Northern Flicker

The Northern Flicker is one of the largest and most beautiful woodpeckers in North America. We receive numerous calls each year along with customers stopping by Wild Bird Habitat asking about this bird that they occasionally see in their yards. It does not frequent feeders and bird baths as often as other woodpeckers, but when it appears the shear size of this bird makes it very noticeable and a joy to see.

Northern Flickers are large, brown woodpeckers with attractive black-scalloped plumage and black bars on the wings. They have a noticeable black patch on the upper breast below the throat resembling a bib while the lower breast and belly are beige with black spots. Male Flickers have marking on each side of the face referred to as a mustache. Females lack these marks. If the markings are black it is a Yellow-shafted Flicker more common in the Eastern United States. If they are red it is a Red-shafted Flicker a western bird. These colors may also be noticeable as a flash of yellow or red in the wings when they fly. Both have a white rump under a brown tail that is very conspicuous in flight.

Their size is impressive weighing just under a half pound. Flickers are eleven inches to just over a foot long with a wingspan up to 20 inches. The long bill is slightly curved downward and is used for digging ants and beetles out of the ground.

Northern Flickers do not act like typical woodpeckers. They mainly forage on the ground often seen among sparrows and blackbirds. When you see a Flicker in a tree they will be perched in an upright stance on thin horizontal branches. Other woodpeckers cling to branches or tree trucks using their tail for leverage. Neither do they fly in rapid undulating patterns as other woodpeckers. They will rise and drop smoothly as they alternate flapping their wings then gliding.

Flickers inhabit a number of different habitats from deep woodlands to woodland edges, open fields with scattered trees to riparian woods and wetland edges. They are found in both rural areas and urban settings often seen in city parks and at backyard bird feeders and bird baths. As with other woodpeckers they are primary cavity nesting birds preferring to excavate a new dwelling every year. Last years woodpecker holes are generally inhabited by secondary cavity nesters the following year such as bluebirds, Chickadees, nuthatches and wrens. Flickers can also be attracted to man made nest boxes. These Flicker boxes need to be packed tight with sawdust. This gives the bird the satisfaction of seeming to excavate the decaying heartwood of a tree trunk or large branch. Woodpeckers only excavate new holes in dead trees or dead branches on a tree. Thus the removal of dead timber has had an impact on many woodpecker species and subsequently the secondary cavity nesting birds.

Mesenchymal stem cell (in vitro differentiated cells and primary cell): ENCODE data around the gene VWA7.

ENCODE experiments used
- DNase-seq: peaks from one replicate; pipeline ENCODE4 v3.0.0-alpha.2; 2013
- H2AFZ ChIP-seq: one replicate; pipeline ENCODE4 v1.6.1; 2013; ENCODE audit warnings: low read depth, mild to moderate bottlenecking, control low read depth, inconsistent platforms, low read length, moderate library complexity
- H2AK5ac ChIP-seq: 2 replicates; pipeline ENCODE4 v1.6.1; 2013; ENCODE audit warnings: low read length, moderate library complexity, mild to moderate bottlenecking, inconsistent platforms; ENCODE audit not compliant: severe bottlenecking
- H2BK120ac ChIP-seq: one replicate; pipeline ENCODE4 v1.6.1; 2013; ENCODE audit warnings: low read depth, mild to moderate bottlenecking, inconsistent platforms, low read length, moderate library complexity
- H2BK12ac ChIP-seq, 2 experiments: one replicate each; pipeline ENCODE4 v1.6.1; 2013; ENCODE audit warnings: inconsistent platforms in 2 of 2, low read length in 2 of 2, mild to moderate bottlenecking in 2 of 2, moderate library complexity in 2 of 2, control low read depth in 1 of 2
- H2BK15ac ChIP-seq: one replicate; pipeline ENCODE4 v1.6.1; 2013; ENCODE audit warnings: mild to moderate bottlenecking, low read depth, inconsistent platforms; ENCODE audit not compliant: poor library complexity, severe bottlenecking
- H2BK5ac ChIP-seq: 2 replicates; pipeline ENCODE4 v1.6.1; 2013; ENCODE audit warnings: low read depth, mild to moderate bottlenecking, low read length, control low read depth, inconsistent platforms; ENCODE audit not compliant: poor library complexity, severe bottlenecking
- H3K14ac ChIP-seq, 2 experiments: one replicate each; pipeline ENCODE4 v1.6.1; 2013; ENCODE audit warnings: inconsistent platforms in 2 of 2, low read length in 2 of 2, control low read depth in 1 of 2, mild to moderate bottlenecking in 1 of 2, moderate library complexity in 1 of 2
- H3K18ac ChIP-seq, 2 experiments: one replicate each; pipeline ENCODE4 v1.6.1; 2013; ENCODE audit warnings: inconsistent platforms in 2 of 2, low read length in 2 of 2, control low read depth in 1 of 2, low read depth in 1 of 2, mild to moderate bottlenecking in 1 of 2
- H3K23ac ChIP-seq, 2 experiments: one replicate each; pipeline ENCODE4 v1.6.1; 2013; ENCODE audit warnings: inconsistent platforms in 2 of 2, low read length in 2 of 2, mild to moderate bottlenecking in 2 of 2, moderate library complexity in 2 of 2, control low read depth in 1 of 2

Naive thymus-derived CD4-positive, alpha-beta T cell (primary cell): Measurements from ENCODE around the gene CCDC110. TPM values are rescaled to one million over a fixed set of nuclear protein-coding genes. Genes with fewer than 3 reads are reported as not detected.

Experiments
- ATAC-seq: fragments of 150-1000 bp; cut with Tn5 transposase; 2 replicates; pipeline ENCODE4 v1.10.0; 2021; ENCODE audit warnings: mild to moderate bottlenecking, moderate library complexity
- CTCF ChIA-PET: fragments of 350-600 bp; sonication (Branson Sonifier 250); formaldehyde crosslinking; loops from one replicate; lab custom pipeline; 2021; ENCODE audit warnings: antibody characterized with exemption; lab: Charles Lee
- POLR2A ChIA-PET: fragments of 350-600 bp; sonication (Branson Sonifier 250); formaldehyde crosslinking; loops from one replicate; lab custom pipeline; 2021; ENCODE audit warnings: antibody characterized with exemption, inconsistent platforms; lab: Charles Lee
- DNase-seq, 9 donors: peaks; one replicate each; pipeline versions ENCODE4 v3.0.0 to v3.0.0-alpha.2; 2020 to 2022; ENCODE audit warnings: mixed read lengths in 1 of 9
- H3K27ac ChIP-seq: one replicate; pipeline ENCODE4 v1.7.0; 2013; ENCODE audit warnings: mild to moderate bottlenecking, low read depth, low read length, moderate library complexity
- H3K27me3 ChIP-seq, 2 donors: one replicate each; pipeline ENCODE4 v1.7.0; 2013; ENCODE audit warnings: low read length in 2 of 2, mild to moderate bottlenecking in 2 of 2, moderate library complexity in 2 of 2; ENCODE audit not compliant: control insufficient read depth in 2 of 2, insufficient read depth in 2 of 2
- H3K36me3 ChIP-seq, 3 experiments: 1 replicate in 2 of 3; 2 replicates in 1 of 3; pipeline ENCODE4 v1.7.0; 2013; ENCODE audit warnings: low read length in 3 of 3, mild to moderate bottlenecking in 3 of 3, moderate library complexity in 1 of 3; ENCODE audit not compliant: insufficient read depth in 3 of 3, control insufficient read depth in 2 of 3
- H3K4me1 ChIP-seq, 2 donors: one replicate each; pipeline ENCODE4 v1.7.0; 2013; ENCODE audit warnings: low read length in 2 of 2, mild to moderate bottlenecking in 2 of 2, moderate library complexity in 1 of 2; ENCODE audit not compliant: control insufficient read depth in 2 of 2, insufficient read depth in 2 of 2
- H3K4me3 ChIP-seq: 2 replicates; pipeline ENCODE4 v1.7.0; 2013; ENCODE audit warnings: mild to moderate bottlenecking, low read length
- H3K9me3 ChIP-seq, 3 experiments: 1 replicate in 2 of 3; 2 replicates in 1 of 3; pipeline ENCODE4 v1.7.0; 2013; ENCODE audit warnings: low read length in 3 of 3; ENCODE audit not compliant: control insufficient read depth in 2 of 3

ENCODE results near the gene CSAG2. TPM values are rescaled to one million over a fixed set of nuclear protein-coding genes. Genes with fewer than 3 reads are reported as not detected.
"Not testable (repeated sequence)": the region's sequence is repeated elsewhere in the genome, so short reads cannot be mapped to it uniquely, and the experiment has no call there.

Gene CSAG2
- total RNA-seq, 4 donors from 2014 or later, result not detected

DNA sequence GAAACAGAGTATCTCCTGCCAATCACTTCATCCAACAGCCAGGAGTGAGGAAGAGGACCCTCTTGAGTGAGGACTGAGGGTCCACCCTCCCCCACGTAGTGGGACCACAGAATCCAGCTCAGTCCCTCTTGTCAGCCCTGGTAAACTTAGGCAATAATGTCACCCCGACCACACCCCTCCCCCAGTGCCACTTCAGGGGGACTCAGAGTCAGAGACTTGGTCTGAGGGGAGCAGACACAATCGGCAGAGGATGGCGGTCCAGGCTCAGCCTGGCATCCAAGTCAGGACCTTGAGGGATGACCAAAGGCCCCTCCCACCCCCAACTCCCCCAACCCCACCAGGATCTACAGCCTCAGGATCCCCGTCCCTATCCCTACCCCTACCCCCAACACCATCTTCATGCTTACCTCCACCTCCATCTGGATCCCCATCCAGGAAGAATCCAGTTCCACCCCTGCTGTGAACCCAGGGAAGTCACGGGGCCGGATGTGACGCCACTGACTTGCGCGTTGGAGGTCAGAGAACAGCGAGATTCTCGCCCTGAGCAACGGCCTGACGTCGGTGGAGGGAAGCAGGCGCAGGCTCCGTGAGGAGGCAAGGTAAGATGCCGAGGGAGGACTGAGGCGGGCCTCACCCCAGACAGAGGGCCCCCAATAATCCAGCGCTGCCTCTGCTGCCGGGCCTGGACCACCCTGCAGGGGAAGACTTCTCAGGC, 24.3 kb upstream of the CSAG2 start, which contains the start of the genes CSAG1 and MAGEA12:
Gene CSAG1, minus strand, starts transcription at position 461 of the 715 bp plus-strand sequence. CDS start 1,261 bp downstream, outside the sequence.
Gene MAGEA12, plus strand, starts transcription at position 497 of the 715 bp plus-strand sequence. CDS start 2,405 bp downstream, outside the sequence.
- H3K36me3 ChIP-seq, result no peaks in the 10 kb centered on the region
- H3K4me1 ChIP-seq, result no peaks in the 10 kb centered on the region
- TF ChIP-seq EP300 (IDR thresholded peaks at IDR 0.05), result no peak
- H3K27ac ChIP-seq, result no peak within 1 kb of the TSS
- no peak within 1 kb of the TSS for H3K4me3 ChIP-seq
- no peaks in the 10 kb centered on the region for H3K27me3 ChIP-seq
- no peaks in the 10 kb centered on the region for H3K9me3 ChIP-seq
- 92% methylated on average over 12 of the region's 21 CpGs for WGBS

Courtship begins in early spring. Rival males may face off in a display sometimes called a “fencing duel,” while a prospective mate looks on. The two males will face each other on a branch, bills pointed upward, and bob their heads in time while drawing a loop or figure-eight pattern in the air, often giving rhythmic wicka calls at the same time. Once a mate has been established a nesting site will be determined.

The nesting of these birds is also an interesting procedure as well. The nest hole can be from 2 to 80 feet high, and as stated earlier, in a dead snag or dead tree branch. The male has a lot to say in the location of the nest, but both the male and female share in the drilling out of the cavity. The opening is three inches in diameter with the cavity 13” to 16” deep becoming wider at the bottom. They leave a layer of fresh chips in the bottom, which forms the nest to hold the clutch of eggs.